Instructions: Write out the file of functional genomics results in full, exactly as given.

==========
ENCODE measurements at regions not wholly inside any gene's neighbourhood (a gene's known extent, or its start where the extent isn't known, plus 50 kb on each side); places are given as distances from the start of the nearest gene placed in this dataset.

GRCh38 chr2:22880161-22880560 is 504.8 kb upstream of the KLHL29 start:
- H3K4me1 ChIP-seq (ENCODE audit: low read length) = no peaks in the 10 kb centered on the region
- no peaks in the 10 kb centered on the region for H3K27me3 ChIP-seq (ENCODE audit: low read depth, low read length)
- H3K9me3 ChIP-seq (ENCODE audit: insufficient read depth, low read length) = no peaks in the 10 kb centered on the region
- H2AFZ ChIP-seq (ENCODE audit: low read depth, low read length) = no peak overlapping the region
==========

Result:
ENCODE measurements at regions not wholly inside any gene's neighbourhood (a gene's known extent, or its start where the extent isn't known, plus 50 kb on each side); places are given as distances from the start of the nearest gene placed in this dataset.

GRCh38 chr2:22880161-22880560 is 504.8 kb upstream of the KLHL29 start:
- H3K4me1 ChIP-seq (ENCODE audit: low read length) = no peaks in the 10 kb centered on the region
- no peaks in the 10 kb centered on the region for H3K27me3 ChIP-seq (ENCODE audit: low read depth, low read length)
- H3K9me3 ChIP-seq (ENCODE audit: insufficient read depth, low read length) = no peaks in the 10 kb centered on the region
- H2AFZ ChIP-seq (ENCODE audit: low read depth, low read length) = no peak overlapping the region